The stories codified in Greek architecture are myriad and it's no surprise that more have been uncovered in the restoration at the Acropolis. Classical culture is alive in so many ways; come out and be a part of what are sure be fascinating discussions.

Exploring UGA's global connections

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DiscoverUGA.jpgHaving spent some time recently with one of our terrific (and longest-running) study abroad programs, I can vouch for the impact they have on our students. The echo of these experiences reverberate back on campus, in our classrooms, in the lives of our students as they resume their studies back in Athens, and in the host countries and cities our programs call home (away from home).

To get an even better idea of this multiverse of scholarly engagement, our colleagues in UGA public affairs put together a terrific interactive map that documents what our students and faculty are doing around the globe. Take a look

Ancient Medicine and the Modern Physician

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Asclepius_Rhodes_wipad.jpgThe classics department in collaboration with the Georgia Regents University/UGA Medical Partnership, will host a two-day symposium designed to find relevant historical practices that are useful to modern-day physicians:

Events will be held March 23-24 on both the UGA main campus and the Health Sciences Campus. Experts in ancient medicine and modern medical practices will present workshops, panel discussions and a keynote address.

"Methods of diagnosis are undergoing fundamental changes within American medical communities," said Nancy Felson, professor emerita in the classics department and one of the event organizers. "Physicians and other health care professionals now recognize that successful diagnosis is not only a matter of identifying symptoms, but rather an interpretive process involving the narrative arc of a patient's life, activities, habits, gene profile as well as the exhibited symptoms. This new and fundamental aspect of modern health care is rooted in ancient medical methods of diagnosis and patient narratives."

The symposium will begin March 23 with a 7 p.m. lecture in George Hall on the Health Sciences Campus.

Dr. Richard Panico will discuss "The Art of Medicine: It's Always Been About the Dialogue." A reception will follow his talk.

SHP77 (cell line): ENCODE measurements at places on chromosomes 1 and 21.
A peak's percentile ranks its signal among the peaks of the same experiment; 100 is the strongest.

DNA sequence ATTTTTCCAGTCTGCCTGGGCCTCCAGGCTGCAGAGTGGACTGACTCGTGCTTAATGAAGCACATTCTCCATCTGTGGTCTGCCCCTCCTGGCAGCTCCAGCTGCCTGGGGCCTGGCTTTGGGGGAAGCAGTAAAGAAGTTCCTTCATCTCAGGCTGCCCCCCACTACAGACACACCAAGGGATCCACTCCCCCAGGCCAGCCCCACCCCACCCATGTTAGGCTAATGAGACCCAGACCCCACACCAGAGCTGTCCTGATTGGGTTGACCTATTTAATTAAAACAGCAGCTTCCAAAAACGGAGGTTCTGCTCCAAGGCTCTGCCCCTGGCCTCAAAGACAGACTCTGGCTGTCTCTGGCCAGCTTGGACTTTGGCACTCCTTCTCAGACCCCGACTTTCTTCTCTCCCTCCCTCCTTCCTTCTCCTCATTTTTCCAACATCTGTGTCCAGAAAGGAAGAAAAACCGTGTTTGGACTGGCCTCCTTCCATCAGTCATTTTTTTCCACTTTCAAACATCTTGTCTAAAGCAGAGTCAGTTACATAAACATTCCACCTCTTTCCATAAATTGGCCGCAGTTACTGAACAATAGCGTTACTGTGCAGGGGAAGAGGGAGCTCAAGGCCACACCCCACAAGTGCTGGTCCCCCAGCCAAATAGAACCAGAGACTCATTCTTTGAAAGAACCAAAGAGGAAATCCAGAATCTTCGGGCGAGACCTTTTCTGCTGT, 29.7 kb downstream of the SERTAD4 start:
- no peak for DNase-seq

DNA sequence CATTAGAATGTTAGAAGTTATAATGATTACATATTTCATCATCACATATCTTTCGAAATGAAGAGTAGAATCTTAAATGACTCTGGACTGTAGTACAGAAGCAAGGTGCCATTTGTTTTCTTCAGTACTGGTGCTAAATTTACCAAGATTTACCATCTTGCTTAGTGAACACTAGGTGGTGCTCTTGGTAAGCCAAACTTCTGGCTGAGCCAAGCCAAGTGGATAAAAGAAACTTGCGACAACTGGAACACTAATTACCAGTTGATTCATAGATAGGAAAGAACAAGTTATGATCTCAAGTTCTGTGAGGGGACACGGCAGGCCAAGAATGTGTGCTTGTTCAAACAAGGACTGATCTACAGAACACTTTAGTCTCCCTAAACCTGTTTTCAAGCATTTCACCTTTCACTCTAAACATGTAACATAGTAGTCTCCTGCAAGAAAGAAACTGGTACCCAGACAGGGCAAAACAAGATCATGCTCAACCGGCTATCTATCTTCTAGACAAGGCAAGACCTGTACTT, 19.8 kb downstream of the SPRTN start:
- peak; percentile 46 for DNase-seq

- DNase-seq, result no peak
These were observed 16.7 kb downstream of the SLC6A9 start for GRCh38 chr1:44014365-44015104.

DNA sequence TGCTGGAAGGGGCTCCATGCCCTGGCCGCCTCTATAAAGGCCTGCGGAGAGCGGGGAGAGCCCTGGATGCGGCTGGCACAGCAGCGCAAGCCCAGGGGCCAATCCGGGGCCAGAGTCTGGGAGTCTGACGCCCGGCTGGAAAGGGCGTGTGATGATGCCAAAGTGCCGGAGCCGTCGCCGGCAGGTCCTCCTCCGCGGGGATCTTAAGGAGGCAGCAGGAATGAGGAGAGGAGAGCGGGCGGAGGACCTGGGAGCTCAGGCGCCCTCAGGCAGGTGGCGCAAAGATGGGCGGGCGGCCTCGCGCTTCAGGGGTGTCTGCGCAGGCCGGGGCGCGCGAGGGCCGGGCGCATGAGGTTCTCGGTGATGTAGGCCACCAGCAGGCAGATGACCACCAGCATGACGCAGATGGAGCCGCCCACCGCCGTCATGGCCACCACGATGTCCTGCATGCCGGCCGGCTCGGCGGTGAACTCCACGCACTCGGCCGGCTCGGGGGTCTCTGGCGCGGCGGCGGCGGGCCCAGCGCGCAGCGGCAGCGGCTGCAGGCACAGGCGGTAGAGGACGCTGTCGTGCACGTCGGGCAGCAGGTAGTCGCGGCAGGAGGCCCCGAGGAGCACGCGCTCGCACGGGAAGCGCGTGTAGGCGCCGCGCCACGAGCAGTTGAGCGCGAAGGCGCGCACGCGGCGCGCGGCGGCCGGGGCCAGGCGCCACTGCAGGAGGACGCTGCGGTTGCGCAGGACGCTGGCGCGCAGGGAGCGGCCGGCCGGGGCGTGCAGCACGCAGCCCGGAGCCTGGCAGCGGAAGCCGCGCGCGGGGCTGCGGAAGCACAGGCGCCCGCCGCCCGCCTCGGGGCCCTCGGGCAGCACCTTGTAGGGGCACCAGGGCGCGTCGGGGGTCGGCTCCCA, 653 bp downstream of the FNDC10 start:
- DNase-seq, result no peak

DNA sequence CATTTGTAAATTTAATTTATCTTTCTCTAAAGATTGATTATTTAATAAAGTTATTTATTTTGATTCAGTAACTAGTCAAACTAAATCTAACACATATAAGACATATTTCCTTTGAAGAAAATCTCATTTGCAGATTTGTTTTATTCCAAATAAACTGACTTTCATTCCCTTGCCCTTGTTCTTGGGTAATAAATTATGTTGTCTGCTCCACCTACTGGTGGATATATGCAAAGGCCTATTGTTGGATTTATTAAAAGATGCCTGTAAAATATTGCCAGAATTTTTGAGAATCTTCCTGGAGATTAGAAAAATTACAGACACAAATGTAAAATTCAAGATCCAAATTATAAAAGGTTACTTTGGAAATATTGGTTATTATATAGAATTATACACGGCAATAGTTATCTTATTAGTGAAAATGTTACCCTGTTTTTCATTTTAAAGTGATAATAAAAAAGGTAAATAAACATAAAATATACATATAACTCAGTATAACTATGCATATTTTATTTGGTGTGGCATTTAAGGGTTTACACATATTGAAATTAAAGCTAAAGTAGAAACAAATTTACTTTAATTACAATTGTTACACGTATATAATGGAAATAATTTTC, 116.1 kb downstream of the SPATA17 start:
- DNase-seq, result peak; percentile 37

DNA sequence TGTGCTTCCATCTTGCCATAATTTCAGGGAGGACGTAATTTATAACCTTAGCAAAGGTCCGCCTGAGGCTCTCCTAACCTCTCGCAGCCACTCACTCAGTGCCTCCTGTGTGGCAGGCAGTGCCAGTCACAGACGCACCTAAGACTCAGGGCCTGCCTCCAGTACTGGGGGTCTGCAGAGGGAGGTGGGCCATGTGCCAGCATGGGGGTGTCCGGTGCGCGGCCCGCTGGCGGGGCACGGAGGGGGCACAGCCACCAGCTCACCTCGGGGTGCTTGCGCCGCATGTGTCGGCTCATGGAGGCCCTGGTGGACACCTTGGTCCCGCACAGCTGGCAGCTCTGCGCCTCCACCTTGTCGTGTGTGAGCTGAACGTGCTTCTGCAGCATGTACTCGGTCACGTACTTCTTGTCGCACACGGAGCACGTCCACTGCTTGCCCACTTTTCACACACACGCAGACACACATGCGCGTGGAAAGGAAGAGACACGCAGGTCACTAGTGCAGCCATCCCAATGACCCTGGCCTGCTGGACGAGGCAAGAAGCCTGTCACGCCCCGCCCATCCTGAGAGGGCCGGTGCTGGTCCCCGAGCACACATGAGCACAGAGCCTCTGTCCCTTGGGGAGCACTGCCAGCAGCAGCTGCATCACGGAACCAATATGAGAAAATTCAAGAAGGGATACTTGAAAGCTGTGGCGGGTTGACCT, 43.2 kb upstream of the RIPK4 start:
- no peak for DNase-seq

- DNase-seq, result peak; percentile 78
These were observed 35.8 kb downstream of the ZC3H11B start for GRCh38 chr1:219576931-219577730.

For more information, visit the classics website. Great subject for discussion, and very important to engage the himanities with the study of medicine and vice versa.

Women of the Early Christian World

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BAND OF ANGELS.jpgThroughout the course of the 20th century and increasingly so now in the 21st, women are playing a much more prominent role in society. Whether you view this as finally just or only an indication that our society still has a great distance to travel to achieve gender equity, some perspective on the past can be instructive about where we are and how much has changed. The department of classics is sponsoring a lecture next Friday, Nov. 15 that should lend greater perspective on this important subject:

Kate Cooper, Professor of Ancient History at the University of Manchester, Manchester, UK, will present a lecture, "The Women of Early Christian Africa," which identifies influential roles Christian women played in the first and second centuries. The lecture is in conjuntion with the release of her new book, BAND OF ANGELS: THE FORGOTTEN WORLD OF EARLY CHRISTIAN WOMEN.

Cooper's lecture will be held on November 15 at 6:30 pm in 101 Miller Student Learning Center. A reception will follow in the Fourth Floor Rotunda. Copies of the book will be available.

The event is free and open to the public.

We look forward to this discussion and applaud the department of classics, which sponsors a number of scholarly lectures scheduled throughout the year. 

Stonehenge at LDSOA

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In Tess of the d'Urbervilles, Thomas Hardy described the solitude of Stonehenge:

 ‘What can it be? … A very Temple of the Winds’ … ‘It seems as though there were no folk in the world but we two’ … they … listened a long time to the wind among the pillars … Presently the wind died out, and the quivering little pools in the cup-like hollows of the stones lay still."